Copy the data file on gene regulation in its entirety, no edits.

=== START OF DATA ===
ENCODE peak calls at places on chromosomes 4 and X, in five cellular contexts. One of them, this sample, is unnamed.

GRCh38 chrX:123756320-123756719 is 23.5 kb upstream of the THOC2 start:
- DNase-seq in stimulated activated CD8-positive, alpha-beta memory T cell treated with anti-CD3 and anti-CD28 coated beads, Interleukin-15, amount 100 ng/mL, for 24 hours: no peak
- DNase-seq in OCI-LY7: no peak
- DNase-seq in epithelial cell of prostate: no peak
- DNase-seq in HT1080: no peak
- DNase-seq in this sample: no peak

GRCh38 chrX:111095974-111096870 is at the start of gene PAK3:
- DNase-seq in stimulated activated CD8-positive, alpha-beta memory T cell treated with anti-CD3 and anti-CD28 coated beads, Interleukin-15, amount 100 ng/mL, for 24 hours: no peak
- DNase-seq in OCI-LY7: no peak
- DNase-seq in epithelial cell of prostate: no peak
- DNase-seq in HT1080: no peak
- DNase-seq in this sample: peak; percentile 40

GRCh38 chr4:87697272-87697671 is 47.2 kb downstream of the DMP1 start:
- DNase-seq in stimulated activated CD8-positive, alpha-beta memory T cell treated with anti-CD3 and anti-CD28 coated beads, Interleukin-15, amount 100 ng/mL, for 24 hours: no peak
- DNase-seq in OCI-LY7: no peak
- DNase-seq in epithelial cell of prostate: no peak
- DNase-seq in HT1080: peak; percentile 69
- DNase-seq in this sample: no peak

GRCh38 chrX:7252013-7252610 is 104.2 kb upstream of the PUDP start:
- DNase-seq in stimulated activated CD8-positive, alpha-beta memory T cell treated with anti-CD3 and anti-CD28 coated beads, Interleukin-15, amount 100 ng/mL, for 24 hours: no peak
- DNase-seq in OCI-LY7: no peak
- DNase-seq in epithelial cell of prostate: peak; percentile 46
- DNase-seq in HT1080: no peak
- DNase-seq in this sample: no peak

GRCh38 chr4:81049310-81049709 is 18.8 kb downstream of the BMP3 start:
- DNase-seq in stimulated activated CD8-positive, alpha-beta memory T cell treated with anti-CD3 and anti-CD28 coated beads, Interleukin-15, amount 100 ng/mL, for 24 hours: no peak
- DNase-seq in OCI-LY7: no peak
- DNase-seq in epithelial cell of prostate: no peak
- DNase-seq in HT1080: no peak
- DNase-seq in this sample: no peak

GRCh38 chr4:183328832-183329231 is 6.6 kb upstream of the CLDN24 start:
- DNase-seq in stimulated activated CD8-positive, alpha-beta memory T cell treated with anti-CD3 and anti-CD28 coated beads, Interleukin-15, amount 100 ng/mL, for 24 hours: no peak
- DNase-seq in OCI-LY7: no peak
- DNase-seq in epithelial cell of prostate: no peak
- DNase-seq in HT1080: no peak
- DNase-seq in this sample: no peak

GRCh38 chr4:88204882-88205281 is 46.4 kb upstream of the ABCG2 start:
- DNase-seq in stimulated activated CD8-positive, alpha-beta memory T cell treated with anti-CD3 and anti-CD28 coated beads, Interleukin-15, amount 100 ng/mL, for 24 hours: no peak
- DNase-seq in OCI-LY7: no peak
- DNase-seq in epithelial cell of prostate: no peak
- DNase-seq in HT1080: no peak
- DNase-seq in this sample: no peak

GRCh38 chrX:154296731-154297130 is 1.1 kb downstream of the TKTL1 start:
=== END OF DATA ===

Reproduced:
ENCODE peak calls at places on chromosomes 4 and X, in five cellular contexts. One of them, this sample, is unnamed.

GRCh38 chrX:123756320-123756719 is 23.5 kb upstream of the THOC2 start:
- DNase-seq in stimulated activated CD8-positive, alpha-beta memory T cell treated with anti-CD3 and anti-CD28 coated beads, Interleukin-15, amount 100 ng/mL, for 24 hours: no peak
- DNase-seq in OCI-LY7: no peak
- DNase-seq in epithelial cell of prostate: no peak
- DNase-seq in HT1080: no peak
- DNase-seq in this sample: no peak

GRCh38 chrX:111095974-111096870 is at the start of gene PAK3:
- DNase-seq in stimulated activated CD8-positive, alpha-beta memory T cell treated with anti-CD3 and anti-CD28 coated beads, Interleukin-15, amount 100 ng/mL, for 24 hours: no peak
- DNase-seq in OCI-LY7: no peak
- DNase-seq in epithelial cell of prostate: no peak
- DNase-seq in HT1080: no peak
- DNase-seq in this sample: peak; percentile 40

GRCh38 chr4:87697272-87697671 is 47.2 kb downstream of the DMP1 start:
- DNase-seq in stimulated activated CD8-positive, alpha-beta memory T cell treated with anti-CD3 and anti-CD28 coated beads, Interleukin-15, amount 100 ng/mL, for 24 hours: no peak
- DNase-seq in OCI-LY7: no peak
- DNase-seq in epithelial cell of prostate: no peak
- DNase-seq in HT1080: peak; percentile 69
- DNase-seq in this sample: no peak

GRCh38 chrX:7252013-7252610 is 104.2 kb upstream of the PUDP start:
- DNase-seq in stimulated activated CD8-positive, alpha-beta memory T cell treated with anti-CD3 and anti-CD28 coated beads, Interleukin-15, amount 100 ng/mL, for 24 hours: no peak
- DNase-seq in OCI-LY7: no peak
- DNase-seq in epithelial cell of prostate: peak; percentile 46
- DNase-seq in HT1080: no peak
- DNase-seq in this sample: no peak

GRCh38 chr4:81049310-81049709 is 18.8 kb downstream of the BMP3 start:
- DNase-seq in stimulated activated CD8-positive, alpha-beta memory T cell treated with anti-CD3 and anti-CD28 coated beads, Interleukin-15, amount 100 ng/mL, for 24 hours: no peak
- DNase-seq in OCI-LY7: no peak
- DNase-seq in epithelial cell of prostate: no peak
- DNase-seq in HT1080: no peak
- DNase-seq in this sample: no peak

GRCh38 chr4:183328832-183329231 is 6.6 kb upstream of the CLDN24 start:
- DNase-seq in stimulated activated CD8-positive, alpha-beta memory T cell treated with anti-CD3 and anti-CD28 coated beads, Interleukin-15, amount 100 ng/mL, for 24 hours: no peak
- DNase-seq in OCI-LY7: no peak
- DNase-seq in epithelial cell of prostate: no peak
- DNase-seq in HT1080: no peak
- DNase-seq in this sample: no peak

GRCh38 chr4:88204882-88205281 is 46.4 kb upstream of the ABCG2 start:
- DNase-seq in stimulated activated CD8-positive, alpha-beta memory T cell treated with anti-CD3 and anti-CD28 coated beads, Interleukin-15, amount 100 ng/mL, for 24 hours: no peak
- DNase-seq in OCI-LY7: no peak
- DNase-seq in epithelial cell of prostate: no peak
- DNase-seq in HT1080: no peak
- DNase-seq in this sample: no peak

GRCh38 chrX:154296731-154297130 is 1.1 kb downstream of the TKTL1 start: